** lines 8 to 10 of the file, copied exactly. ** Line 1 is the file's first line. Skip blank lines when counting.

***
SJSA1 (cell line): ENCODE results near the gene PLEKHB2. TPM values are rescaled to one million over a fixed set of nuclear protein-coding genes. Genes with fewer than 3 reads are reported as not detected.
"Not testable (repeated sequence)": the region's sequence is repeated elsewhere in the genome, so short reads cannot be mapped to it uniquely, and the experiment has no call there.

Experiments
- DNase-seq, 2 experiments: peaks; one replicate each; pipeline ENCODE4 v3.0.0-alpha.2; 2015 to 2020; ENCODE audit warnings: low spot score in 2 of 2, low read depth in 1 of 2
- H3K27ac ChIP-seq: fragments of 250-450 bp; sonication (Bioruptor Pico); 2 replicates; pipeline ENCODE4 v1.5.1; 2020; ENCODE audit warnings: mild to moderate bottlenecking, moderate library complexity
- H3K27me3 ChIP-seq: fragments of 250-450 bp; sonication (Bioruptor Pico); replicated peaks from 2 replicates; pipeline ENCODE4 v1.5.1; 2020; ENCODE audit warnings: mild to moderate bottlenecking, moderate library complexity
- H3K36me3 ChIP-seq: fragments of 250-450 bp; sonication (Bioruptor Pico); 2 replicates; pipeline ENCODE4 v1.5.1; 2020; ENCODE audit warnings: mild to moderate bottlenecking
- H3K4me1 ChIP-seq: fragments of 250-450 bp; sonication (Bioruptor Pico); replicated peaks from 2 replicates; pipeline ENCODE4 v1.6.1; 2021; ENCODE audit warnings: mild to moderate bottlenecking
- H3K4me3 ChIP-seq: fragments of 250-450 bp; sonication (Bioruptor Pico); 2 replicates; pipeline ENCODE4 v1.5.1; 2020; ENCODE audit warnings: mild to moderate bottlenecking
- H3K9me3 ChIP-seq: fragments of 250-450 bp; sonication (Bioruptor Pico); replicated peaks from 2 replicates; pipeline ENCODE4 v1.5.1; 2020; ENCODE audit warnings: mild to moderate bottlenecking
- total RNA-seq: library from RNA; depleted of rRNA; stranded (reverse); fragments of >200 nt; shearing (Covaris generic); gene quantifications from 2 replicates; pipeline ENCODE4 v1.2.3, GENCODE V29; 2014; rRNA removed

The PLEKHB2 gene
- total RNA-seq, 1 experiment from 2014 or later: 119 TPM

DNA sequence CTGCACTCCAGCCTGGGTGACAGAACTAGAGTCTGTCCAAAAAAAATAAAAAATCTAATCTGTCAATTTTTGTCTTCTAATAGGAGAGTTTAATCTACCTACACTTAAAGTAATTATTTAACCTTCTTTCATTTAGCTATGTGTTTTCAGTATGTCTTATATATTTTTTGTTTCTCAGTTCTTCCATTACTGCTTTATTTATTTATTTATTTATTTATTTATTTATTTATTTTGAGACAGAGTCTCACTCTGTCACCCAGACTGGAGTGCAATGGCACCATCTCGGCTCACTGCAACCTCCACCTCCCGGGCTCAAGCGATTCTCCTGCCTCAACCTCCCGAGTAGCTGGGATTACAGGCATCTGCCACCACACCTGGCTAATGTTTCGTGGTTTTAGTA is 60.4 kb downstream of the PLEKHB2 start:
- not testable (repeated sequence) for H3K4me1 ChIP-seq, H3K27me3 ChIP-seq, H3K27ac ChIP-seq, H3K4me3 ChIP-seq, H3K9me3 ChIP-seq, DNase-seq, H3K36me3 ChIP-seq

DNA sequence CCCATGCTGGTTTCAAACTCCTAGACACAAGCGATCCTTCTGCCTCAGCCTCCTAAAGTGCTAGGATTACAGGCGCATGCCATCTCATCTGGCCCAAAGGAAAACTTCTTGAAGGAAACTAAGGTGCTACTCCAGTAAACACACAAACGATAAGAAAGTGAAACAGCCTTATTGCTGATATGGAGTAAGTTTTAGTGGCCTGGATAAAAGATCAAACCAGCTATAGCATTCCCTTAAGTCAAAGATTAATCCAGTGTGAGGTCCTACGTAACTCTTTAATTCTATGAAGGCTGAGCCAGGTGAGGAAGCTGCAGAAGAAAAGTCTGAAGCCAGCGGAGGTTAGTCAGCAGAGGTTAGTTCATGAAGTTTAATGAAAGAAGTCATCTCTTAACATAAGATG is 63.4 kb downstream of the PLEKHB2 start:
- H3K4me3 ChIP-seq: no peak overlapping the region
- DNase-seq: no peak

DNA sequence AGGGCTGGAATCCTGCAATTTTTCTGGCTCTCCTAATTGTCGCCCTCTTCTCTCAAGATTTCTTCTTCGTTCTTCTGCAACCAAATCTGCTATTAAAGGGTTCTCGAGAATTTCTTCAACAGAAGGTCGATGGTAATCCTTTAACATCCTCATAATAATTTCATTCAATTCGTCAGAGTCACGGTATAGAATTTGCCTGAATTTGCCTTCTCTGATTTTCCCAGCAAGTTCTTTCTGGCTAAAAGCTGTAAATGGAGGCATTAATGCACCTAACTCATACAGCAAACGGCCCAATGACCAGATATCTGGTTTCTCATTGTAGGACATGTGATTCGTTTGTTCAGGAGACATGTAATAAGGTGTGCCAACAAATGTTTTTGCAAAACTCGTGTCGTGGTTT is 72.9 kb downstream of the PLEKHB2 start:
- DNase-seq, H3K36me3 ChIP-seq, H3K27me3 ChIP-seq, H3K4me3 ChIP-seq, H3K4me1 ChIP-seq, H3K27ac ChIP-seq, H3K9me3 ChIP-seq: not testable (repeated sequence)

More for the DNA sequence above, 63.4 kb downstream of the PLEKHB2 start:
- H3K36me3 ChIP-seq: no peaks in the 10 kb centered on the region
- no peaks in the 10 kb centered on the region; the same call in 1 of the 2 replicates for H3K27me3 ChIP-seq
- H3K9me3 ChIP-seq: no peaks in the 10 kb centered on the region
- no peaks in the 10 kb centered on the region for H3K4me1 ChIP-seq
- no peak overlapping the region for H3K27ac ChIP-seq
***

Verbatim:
- H3K4me1 ChIP-seq: fragments of 250-450 bp; sonication (Bioruptor Pico); replicated peaks from 2 replicates; pipeline ENCODE4 v1.6.1; 2021; ENCODE audit warnings: mild to moderate bottlenecking
- H3K4me3 ChIP-seq: fragments of 250-450 bp; sonication (Bioruptor Pico); 2 replicates; pipeline ENCODE4 v1.5.1; 2020; ENCODE audit warnings: mild to moderate bottlenecking
- H3K9me3 ChIP-seq: fragments of 250-450 bp; sonication (Bioruptor Pico); replicated peaks from 2 replicates; pipeline ENCODE4 v1.5.1; 2020; ENCODE audit warnings: mild to moderate bottlenecking